Over the past several weeks — and this past Friday and Monday, in particular — tragedy unfolded at the Bronx County Hall of Justice on East 161st Street. That tragedy — the trial, closing statements, and conviction of gay teenager Abel Cedeno on the charge of first-degree manslaughter — compounded another tragedy that took place in September 2017, when the long-bullied youth stabbed classmate Matthew McCree to death, because, he has said repeatedly, he feared for his life in a classroom brawl in which the dead boy bounded to the front of the room to attack the defendant.
The terrible loss of life nearly two years ago and the risk that another young life may be wasted in incarceration stem from numerous failures on the part of adults in this city — in both the school system and the criminal justice establishment.
Cedeno, who is 19 now, has been bullied for the greater part of the past decade. He and his mother made multiple requests that he be transferred from the school where he had been made a target — a school so dangerous and chaotic that it was shuttered shortly after the violent events of September 2017 — but those appeals fell on deaf ears. A counselor at the school who testified in Cedeno’s trial, even as she tried to paint the school as having a gay-friendly climate, acknowledged that she had heard from him on numerous occasions about his bullying, but never made a report to the Department of Education. The responsibility for that, she said she assumed, was the dean’s.
Prior to the 2017 stabbing incident, Cedeno had never been bothered by McCree, but he has said he was aware of the youth’s reputation. A friend of Cedeno had suffered a beating at McCree’s hands, the defendant said. The defense developed evidence that McCree and his friend, who was injured in the 2017 brawl, were gang members, but Judge Michael A. Gross did not allow any evidence of the two youths’ prior bad acts to be introduced.
Several factors in the public record, however, lend credence to the defense claims about the two young men who were stabbed.
Several months after the incident, McCree’s brother, Kevon Dennis, was arrested on felony charges of using a knife just hours after McCree’s death to rob student witnesses of evidence, including cell phones that might have included footage of the deadly encounter. Those charges were later dropped by the office of Bronx District Attorney Darcel Clark, who was simultaneously pursuing murder charges against Cedeno — which the grand jury later reduced to manslaughter. Defense efforts to have a special prosecutor step in to avoid the obvious conflict of interest faced by the Bronx prosecutor were denied by the court. Dennis, meanwhile, on another occasion attempted to jump Cedeno outside the Bronx court.
A student witness presented by the prosecutor last week was forced under defense questioning to admit that when she learned in late 2017 that Cedeno was free on bail, she posted to Facebook an alert that she had spied him on East 182nd Street and that “theres no way” he “is walkin that comfortable nd not gettin touched.” She added that McCree’s friends “needa step up they game up 100” percent.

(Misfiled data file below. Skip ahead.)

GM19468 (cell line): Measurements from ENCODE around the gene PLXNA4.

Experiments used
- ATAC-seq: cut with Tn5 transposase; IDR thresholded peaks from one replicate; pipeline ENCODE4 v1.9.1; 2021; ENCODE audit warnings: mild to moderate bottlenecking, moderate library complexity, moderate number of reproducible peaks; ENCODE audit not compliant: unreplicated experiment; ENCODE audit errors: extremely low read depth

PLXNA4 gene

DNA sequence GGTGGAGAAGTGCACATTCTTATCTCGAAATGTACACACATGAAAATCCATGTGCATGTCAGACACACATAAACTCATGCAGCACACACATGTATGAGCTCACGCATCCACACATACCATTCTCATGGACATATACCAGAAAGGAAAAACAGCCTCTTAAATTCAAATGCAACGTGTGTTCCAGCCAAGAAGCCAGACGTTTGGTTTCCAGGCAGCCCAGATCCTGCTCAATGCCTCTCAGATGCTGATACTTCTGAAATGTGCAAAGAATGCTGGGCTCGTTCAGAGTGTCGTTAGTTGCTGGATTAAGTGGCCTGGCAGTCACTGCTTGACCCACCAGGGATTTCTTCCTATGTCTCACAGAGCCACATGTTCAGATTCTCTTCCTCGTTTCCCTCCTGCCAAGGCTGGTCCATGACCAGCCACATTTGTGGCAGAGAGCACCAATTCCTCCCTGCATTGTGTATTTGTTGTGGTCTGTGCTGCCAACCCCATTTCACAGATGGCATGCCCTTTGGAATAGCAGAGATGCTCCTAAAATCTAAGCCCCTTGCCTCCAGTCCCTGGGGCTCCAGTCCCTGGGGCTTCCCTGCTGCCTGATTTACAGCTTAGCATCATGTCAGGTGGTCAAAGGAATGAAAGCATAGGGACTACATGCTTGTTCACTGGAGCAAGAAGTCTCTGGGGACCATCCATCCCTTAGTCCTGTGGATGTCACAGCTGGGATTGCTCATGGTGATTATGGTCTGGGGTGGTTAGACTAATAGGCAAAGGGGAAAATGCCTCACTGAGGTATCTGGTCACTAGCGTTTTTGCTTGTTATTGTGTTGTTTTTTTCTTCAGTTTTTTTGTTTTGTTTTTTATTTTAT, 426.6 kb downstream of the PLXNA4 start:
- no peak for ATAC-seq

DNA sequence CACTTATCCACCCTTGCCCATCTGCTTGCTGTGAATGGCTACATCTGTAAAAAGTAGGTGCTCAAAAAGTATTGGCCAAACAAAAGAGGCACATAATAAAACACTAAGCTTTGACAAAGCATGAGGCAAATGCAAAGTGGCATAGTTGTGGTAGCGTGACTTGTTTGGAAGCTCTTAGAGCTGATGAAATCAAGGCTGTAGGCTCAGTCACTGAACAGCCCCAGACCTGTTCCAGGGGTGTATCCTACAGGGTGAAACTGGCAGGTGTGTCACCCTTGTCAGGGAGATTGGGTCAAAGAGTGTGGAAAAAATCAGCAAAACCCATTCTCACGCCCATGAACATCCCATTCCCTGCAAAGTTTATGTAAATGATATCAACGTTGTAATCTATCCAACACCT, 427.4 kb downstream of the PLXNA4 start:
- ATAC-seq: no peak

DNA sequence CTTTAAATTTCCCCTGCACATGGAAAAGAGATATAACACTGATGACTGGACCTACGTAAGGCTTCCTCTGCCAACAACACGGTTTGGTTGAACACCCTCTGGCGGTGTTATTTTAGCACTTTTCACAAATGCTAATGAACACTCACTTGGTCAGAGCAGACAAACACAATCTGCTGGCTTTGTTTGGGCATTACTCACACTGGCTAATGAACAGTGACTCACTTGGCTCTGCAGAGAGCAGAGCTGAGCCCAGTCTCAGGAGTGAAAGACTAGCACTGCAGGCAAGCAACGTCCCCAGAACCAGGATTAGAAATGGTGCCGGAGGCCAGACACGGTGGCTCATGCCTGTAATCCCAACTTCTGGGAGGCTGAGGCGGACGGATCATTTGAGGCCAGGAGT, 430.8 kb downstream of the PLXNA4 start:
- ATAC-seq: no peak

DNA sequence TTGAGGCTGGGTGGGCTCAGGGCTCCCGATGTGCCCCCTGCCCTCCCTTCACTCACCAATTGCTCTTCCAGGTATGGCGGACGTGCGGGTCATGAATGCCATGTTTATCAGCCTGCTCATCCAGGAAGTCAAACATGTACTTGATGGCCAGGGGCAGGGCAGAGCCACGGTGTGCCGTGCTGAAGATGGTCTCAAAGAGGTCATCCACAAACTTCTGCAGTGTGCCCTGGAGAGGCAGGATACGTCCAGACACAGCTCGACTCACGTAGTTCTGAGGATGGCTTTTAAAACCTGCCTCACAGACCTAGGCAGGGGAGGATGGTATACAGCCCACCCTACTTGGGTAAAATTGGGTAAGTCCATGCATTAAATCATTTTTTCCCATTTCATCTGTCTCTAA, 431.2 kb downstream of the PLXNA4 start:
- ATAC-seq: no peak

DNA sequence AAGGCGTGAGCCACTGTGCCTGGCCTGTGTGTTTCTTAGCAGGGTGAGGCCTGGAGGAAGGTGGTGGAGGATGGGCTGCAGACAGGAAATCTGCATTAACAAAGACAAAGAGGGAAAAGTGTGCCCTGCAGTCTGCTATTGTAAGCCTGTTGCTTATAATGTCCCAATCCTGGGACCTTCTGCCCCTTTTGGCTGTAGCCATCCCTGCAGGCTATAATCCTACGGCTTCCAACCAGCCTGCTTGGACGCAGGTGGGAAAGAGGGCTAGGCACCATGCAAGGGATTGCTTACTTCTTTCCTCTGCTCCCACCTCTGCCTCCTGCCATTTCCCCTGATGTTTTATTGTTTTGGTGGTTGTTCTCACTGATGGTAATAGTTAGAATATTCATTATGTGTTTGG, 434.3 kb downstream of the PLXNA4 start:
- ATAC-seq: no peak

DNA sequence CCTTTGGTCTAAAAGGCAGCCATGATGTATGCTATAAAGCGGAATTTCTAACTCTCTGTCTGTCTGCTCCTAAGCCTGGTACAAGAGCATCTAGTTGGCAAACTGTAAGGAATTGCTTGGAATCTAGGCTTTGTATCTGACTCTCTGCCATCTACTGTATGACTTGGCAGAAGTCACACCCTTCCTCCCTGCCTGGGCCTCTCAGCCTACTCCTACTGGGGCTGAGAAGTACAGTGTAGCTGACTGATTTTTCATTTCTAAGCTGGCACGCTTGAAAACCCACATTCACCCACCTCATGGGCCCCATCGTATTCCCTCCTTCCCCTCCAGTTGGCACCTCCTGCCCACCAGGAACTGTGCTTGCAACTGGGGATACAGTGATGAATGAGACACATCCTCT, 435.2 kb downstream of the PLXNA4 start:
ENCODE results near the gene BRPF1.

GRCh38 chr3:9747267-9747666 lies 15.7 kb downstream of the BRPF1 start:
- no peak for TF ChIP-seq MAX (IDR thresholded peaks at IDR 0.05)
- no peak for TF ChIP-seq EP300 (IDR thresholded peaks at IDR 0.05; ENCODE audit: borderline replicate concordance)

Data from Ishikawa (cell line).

Which students were called to testify was, in and of itself, a troubling aspect of the trial. Defense attorneys have said that the Department of Education at every turn frustrated their efforts to contact the students who were in the room when McCree died. The prosecutors, however, produced a blizzard of witnesses of their choosing, notifying the defense of their identities just one day in advance of their testimony. A new state law passed this year, thankfully, will require district attorneys in the future to turn over material to be used at trial in a far more timely and equitable way. As it was, Cedeno was only able to let his attorneys know that the young woman who had threatened him on Facebook was selected by the district attorney’s office to offer testimony against him as he watched her on the witness stand.
Perhaps the clearest sign that the criminal justice system has no understanding of what Abel Cedeno had faced in his career in the city’s public schools came when Assistant District Attorney Nancy Borko delivered her closing statement last week and ludicrously charged that Cedeno had arrived at school the day of the fatal encounter “bent on creating an opportunity to use” the knife he had purchased on Amazon to protect himself to “prove that he’s not a pussy… to prove that he’s tough.” To be fair, in using the word “pussy,” Borko was quoting a slur that Cedeno himself threw out at the students who were pelting him with pens and wads of paper that day.
What this veteran prosecutor seemed to have no appreciation for, however, is that he chose that word precisely because that was the term that over and over again had been used against him. On one of the occasions that his mother, Luz Hernandez, joined him in meeting with school officials to discuss his bullying, Cedeno testified that he would not say he was gay in front of her.
“I thought it was something to be ashamed of,” he testified. “The bullies said I was gay and ‘you shouldn’t be gay.’ They were bullying me for something I have no control over.”
Now, a young gay man who suffered continual bullying in a school system that never gave a damn enough to listen to his pleas for relief faces the threat of further victimization in a lengthy prison sentence. Should Judge Gross, in determining sentencing on September 10, grant Cedeno youthful offender status, the young man could avoid the most severe penalty and also be eligible for rehabilitation diversion to better ensure that he is ready to reenter society on his release.
If Abel Cedeno is not given that consideration, may God have mercy on him. And on Judge Gross, ADA Borko, District Attorney Clark, and all the adults who failed Cedeno and the dead and the injured students from his school.